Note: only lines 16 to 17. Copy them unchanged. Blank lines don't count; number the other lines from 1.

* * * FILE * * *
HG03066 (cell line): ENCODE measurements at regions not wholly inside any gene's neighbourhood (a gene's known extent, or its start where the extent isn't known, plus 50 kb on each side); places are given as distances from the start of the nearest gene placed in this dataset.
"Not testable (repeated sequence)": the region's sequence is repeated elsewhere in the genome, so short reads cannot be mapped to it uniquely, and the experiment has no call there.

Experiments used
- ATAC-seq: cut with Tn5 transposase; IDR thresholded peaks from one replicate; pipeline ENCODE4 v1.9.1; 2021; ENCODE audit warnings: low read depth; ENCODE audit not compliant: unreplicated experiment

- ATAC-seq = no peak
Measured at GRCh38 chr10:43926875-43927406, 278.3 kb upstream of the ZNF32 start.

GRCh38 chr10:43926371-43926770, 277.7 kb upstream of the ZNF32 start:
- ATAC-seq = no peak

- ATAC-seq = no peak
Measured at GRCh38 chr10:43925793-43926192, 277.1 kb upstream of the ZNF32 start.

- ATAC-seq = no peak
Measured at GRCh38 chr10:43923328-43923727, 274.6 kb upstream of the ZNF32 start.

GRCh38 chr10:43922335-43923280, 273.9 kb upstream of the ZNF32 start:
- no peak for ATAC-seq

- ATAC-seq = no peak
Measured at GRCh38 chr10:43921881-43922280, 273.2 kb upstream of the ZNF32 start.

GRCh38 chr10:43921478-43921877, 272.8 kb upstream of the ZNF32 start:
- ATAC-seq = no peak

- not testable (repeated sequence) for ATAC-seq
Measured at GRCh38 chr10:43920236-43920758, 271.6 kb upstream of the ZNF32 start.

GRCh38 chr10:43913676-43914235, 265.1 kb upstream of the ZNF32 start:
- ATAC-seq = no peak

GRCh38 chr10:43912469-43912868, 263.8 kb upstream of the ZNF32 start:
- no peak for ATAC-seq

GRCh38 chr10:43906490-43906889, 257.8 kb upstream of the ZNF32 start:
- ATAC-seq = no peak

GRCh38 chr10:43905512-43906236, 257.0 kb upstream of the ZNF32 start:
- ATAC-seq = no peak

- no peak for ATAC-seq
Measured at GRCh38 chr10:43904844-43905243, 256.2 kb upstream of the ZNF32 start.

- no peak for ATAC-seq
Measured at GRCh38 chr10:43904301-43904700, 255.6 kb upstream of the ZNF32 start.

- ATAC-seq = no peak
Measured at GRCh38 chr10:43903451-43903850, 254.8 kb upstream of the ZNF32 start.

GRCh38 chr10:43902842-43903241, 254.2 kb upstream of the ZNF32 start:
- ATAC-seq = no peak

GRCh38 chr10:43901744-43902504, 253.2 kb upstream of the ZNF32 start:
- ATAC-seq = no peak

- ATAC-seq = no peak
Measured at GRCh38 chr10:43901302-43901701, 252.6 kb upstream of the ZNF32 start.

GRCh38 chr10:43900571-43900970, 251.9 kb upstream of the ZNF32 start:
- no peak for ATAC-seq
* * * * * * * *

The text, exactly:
Measured at GRCh38 chr10:43921881-43922280, 273.2 kb upstream of the ZNF32 start.

GRCh38 chr10:43921478-43921877, 272.8 kb upstream of the ZNF32 start: